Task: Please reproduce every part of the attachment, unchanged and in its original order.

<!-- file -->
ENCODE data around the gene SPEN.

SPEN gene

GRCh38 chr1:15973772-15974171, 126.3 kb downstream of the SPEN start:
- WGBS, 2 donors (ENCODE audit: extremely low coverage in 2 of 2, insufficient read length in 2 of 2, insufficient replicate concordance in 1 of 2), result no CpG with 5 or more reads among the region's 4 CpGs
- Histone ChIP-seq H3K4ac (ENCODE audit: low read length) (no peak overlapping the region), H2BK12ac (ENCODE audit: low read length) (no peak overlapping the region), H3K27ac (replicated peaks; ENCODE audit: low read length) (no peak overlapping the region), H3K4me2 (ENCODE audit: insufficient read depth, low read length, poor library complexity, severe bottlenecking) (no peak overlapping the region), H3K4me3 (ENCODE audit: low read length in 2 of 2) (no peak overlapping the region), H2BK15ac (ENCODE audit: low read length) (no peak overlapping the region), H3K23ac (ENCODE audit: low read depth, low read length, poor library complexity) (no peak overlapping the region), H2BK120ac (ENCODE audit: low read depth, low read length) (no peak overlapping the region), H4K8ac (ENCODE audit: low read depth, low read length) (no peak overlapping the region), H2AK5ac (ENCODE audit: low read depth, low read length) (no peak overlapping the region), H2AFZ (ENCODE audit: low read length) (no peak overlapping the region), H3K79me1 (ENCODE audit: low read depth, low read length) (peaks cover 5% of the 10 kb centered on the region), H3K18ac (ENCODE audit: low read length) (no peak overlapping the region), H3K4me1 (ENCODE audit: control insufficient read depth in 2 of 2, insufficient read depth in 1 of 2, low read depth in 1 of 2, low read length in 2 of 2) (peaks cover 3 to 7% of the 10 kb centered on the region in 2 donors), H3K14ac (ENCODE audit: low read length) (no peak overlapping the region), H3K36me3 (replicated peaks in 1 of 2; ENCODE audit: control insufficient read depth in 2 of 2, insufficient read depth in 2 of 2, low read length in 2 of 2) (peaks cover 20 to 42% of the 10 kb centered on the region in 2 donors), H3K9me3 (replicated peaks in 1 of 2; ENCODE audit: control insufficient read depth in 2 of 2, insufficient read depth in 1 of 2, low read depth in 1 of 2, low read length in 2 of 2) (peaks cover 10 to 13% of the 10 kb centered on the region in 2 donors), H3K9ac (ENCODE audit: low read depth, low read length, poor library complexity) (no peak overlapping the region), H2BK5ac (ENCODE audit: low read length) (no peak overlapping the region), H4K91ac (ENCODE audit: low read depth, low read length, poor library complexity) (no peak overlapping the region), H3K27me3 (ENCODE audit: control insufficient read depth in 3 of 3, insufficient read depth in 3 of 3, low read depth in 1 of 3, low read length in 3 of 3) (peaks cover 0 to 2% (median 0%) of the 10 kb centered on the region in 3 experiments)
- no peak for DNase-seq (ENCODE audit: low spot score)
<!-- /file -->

ENCODE data around the gene SPEN.

SPEN gene

GRCh38 chr1:15973772-15974171, 126.3 kb downstream of the SPEN start:
- WGBS, 2 donors (ENCODE audit: extremely low coverage in 2 of 2, insufficient read length in 2 of 2, insufficient replicate concordance in 1 of 2), result no CpG with 5 or more reads among the region's 4 CpGs
- Histone ChIP-seq H3K4ac (ENCODE audit: low read length) (no peak overlapping the region), H2BK12ac (ENCODE audit: low read length) (no peak overlapping the region), H3K27ac (replicated peaks; ENCODE audit: low read length) (no peak overlapping the region), H3K4me2 (ENCODE audit: insufficient read depth, low read length, poor library complexity, severe bottlenecking) (no peak overlapping the region), H3K4me3 (ENCODE audit: low read length in 2 of 2) (no peak overlapping the region), H2BK15ac (ENCODE audit: low read length) (no peak overlapping the region), H3K23ac (ENCODE audit: low read depth, low read length, poor library complexity) (no peak overlapping the region), H2BK120ac (ENCODE audit: low read depth, low read length) (no peak overlapping the region), H4K8ac (ENCODE audit: low read depth, low read length) (no peak overlapping the region), H2AK5ac (ENCODE audit: low read depth, low read length) (no peak overlapping the region), H2AFZ (ENCODE audit: low read length) (no peak overlapping the region), H3K79me1 (ENCODE audit: low read depth, low read length) (peaks cover 5% of the 10 kb centered on the region), H3K18ac (ENCODE audit: low read length) (no peak overlapping the region), H3K4me1 (ENCODE audit: control insufficient read depth in 2 of 2, insufficient read depth in 1 of 2, low read depth in 1 of 2, low read length in 2 of 2) (peaks cover 3 to 7% of the 10 kb centered on the region in 2 donors), H3K14ac (ENCODE audit: low read length) (no peak overlapping the region), H3K36me3 (replicated peaks in 1 of 2; ENCODE audit: control insufficient read depth in 2 of 2, insufficient read depth in 2 of 2, low read length in 2 of 2) (peaks cover 20 to 42% of the 10 kb centered on the region in 2 donors), H3K9me3 (replicated peaks in 1 of 2; ENCODE audit: control insufficient read depth in 2 of 2, insufficient read depth in 1 of 2, low read depth in 1 of 2, low read length in 2 of 2) (peaks cover 10 to 13% of the 10 kb centered on the region in 2 donors), H3K9ac (ENCODE audit: low read depth, low read length, poor library complexity) (no peak overlapping the region), H2BK5ac (ENCODE audit: low read length) (no peak overlapping the region), H4K91ac (ENCODE audit: low read depth, low read length, poor library complexity) (no peak overlapping the region), H3K27me3 (ENCODE audit: control insufficient read depth in 3 of 3, insufficient read depth in 3 of 3, low read depth in 1 of 3, low read length in 3 of 3) (peaks cover 0 to 2% (median 0%) of the 10 kb centered on the region in 3 experiments)
- no peak for DNase-seq (ENCODE audit: low spot score)